In which I speak to Simon Read about Cley Harbour and its importance to life on the North Norfolk coast.
First up, are you local to Cley-next-the-Sea?
I’m Norfolk born and bred, but moved into the village four years ago. My whole family has been in Norfolk for generations, but I was more south Norfolk. Boat building brought me up north and we lived at Holt for 15 years, but decided we really wanted a smaller village. And it’s great here; you can walk out of the door here and walk the dog on the marshes and you haven’t got to get in the car.
Cley-next-the-Sea has got a huge sense of community. I’ve never lived in a village like it in that respect. People want to get to know each other and people help others out. It’s very different from a lot of places that I’ve lived in.
How did you get involved with the Cley Harbour project?
It all started around three years ago. I moved to Cley-next-the-Sea about four years ago and started going to parish council meetings, when they were planning to dredge Cley Harbour.
The councillors there, Mark Randall and Dan Clarke, were the prime movers to get the dredging underway, so to speak. They had almost got to the stage where they’d got the planning permission and were casting about for grants, but they weren’t getting anywhere [with funding]. People were saying that they would probably never do it – and getting grant aid is always very difficult anyway.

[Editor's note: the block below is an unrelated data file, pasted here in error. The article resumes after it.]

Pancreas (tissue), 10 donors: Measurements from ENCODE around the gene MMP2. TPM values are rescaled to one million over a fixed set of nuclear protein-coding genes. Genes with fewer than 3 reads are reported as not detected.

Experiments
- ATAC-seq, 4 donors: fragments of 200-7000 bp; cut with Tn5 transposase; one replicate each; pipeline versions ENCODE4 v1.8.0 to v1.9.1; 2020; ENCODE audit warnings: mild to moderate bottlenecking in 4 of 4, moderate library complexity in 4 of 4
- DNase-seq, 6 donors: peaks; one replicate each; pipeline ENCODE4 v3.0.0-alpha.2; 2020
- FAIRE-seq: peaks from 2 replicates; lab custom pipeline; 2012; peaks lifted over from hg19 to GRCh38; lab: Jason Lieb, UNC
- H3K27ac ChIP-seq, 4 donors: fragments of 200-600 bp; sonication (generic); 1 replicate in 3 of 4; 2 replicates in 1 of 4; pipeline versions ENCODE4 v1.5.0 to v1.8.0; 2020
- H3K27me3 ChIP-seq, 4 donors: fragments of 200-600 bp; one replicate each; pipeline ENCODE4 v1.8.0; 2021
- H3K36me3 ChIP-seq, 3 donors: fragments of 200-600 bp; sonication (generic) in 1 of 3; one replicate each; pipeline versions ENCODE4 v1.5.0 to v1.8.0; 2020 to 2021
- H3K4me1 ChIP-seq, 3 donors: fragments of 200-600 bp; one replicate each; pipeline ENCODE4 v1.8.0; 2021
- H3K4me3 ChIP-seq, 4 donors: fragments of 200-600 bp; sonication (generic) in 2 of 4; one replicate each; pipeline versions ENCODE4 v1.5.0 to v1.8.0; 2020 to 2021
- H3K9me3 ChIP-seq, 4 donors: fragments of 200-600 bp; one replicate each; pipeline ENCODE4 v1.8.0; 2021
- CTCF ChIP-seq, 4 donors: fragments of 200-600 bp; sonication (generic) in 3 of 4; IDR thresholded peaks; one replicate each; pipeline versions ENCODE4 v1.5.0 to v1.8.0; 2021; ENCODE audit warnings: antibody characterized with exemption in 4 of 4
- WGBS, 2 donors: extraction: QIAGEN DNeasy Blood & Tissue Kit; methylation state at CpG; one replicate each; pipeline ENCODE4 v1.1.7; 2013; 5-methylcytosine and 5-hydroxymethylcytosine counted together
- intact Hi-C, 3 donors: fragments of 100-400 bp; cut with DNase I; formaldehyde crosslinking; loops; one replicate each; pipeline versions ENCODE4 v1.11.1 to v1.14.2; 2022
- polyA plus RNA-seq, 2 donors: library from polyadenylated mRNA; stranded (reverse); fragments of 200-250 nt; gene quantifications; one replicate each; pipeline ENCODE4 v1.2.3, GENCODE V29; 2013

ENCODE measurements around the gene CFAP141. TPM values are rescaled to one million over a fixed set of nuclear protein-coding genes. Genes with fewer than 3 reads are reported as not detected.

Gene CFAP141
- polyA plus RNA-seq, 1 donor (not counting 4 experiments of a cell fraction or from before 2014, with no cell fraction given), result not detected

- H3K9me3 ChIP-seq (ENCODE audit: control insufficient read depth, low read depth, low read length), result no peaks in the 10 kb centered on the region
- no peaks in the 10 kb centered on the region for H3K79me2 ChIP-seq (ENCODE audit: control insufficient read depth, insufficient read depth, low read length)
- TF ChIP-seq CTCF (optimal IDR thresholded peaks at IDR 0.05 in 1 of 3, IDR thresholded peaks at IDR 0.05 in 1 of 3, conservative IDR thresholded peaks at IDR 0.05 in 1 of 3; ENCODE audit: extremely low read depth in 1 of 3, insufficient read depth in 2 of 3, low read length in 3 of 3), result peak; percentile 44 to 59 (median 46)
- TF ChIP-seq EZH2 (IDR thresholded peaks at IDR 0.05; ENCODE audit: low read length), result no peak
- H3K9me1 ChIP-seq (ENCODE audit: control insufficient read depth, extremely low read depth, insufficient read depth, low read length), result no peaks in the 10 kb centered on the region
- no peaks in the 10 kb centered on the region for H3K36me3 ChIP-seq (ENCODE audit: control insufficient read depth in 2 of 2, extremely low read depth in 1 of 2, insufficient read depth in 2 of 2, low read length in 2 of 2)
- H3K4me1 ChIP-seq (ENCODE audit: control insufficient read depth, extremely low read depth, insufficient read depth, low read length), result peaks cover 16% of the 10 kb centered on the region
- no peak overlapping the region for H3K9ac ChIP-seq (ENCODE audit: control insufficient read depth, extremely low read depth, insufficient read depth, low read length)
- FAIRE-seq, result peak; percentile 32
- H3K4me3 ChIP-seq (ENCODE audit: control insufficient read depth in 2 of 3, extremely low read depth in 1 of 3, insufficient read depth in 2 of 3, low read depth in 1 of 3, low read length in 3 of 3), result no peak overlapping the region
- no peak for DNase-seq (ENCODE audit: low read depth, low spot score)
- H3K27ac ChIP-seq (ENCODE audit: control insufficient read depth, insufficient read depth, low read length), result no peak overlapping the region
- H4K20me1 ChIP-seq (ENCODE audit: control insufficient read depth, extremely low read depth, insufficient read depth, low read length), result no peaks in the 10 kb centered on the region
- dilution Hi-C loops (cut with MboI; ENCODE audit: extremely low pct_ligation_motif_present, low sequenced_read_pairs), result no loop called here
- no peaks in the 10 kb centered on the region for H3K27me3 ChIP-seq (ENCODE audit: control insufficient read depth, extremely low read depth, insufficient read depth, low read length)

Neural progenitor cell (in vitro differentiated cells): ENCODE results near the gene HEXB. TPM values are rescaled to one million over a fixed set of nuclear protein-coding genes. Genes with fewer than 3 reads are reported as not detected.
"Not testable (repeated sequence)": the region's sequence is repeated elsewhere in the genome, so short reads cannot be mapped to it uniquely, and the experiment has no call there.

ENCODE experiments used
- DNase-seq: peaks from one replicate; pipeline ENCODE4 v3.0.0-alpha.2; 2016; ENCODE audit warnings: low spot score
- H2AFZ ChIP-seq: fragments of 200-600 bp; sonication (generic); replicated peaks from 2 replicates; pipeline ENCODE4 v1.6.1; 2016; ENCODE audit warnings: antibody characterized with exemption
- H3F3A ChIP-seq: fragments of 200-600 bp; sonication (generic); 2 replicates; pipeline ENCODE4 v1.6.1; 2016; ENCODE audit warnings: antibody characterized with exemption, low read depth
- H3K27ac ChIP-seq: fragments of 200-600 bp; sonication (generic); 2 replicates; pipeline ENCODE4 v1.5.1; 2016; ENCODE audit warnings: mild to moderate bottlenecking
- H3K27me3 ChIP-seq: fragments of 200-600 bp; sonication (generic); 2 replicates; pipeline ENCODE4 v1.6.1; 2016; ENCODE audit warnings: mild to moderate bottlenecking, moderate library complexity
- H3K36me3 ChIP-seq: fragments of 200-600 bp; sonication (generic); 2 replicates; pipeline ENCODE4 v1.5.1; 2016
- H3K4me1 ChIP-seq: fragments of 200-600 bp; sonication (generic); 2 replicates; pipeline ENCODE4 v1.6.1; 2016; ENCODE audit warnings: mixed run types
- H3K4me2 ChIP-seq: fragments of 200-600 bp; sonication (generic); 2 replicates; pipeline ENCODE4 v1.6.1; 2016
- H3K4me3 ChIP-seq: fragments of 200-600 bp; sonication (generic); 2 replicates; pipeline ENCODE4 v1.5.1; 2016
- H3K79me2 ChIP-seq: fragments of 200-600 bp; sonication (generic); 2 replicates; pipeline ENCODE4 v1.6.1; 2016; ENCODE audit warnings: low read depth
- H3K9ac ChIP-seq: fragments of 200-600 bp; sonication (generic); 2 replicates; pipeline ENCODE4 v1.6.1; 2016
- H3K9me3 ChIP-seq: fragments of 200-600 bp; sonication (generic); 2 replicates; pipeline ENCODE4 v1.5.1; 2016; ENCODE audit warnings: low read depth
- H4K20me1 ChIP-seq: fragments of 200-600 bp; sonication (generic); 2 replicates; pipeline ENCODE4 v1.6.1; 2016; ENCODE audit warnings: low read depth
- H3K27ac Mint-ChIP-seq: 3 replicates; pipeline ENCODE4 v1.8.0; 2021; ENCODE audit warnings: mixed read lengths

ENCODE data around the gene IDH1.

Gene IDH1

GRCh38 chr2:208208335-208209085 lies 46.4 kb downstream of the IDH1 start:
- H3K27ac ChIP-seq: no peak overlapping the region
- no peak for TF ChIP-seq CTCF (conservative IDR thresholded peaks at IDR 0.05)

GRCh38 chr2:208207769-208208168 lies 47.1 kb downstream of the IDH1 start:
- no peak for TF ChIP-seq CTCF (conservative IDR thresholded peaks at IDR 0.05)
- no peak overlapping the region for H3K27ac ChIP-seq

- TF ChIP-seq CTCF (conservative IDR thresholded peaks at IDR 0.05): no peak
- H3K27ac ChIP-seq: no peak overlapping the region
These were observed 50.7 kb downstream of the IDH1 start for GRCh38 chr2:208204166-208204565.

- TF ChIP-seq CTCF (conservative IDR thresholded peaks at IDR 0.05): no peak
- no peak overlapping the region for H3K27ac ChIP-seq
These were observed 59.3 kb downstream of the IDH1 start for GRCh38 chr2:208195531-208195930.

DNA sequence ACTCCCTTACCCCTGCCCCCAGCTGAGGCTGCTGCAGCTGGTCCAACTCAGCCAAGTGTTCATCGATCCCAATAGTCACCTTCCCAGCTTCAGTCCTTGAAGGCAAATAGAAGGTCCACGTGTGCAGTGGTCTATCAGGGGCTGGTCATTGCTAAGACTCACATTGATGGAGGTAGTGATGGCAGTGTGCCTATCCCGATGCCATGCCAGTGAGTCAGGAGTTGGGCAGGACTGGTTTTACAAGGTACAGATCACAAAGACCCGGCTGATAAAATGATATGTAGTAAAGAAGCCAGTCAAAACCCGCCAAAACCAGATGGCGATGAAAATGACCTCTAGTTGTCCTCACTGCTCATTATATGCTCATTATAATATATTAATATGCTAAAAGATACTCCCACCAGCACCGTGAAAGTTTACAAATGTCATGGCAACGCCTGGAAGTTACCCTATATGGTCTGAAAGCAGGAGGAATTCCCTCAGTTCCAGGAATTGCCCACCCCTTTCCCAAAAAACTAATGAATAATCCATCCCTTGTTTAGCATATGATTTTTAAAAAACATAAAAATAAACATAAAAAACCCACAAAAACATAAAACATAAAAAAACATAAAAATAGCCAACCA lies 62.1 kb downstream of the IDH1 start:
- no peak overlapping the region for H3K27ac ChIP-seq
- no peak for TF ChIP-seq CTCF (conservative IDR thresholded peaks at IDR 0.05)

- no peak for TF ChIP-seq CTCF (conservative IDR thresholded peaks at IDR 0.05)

They’d applied two or three times to the Offshore Fund for Windfarms and I think North Norfolk as well, so I said, well let’s just show we can do something; I’ll organise some working parties. Really it kicked off from there.
What did that involve?
We had about 30 people turn up and we basically cleared the banks of the reed growth that was inundating access to the harbour. Cley Harbour was very small. Just 15ft across. That was all that was left of what was once a large harbour.
From there we started thinking about how we were going to raise funds ourselves and decided to look within the village itself and raise a pledge fund. In other words, if we get enough people to agree to give money, we’ll go back to the people that pledged it and say that we need your pennies.
That worked and raised enough to do the initial dredge along the harbour-front, down by the car park area, by Cley Mill. It also got the quay headings back into operation, stuff like that. That first dredge was done in February three years ago.
After that, we had the piles put in the for harbour wall. We used volunteer labour again to put all back-boarding in for the harbour wall. So it became a community project, basically.